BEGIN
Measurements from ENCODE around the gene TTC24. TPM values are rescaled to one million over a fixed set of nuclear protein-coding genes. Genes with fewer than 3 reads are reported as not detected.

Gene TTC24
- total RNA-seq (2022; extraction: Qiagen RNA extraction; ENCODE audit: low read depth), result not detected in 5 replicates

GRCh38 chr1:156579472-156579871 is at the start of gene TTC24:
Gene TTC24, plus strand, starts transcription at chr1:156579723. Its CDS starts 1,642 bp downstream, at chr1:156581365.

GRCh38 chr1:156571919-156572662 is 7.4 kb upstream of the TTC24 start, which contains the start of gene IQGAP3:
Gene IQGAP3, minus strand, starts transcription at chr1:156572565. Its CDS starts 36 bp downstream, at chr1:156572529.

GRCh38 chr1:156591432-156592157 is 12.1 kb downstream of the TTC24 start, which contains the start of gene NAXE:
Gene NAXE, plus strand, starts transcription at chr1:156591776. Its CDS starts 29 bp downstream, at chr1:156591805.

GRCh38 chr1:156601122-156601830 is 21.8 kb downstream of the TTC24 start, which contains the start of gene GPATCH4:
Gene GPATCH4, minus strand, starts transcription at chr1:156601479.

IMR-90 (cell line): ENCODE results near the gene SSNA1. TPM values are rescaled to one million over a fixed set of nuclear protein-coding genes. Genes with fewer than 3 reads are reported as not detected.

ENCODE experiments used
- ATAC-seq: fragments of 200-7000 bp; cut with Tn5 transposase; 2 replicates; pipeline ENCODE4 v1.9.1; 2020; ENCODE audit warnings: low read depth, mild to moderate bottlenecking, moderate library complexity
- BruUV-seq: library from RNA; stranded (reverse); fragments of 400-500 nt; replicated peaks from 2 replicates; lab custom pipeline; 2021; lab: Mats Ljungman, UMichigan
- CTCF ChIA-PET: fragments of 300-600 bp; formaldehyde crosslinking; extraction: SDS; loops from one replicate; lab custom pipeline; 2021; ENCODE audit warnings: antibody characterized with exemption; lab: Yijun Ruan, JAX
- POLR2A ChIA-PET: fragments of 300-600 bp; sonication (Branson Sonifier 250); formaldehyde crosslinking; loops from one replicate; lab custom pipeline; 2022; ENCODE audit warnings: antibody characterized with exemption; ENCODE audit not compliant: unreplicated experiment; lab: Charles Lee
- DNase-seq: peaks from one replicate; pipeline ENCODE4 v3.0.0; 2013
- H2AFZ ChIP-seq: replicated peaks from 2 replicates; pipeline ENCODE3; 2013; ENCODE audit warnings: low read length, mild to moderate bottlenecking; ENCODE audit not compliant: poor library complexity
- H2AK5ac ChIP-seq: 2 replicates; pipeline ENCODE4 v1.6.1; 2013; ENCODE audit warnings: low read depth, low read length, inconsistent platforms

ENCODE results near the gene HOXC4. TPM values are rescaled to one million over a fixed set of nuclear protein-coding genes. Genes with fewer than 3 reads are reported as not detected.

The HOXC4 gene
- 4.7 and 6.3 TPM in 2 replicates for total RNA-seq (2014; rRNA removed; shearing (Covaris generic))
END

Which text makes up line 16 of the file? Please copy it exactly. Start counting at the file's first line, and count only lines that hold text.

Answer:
- CTCF ChIA-PET: fragments of 300-600 bp; formaldehyde crosslinking; extraction: SDS; loops from one replicate; lab custom pipeline; 2021; ENCODE audit warnings: antibody characterized with exemption; lab: Yijun Ruan, JAX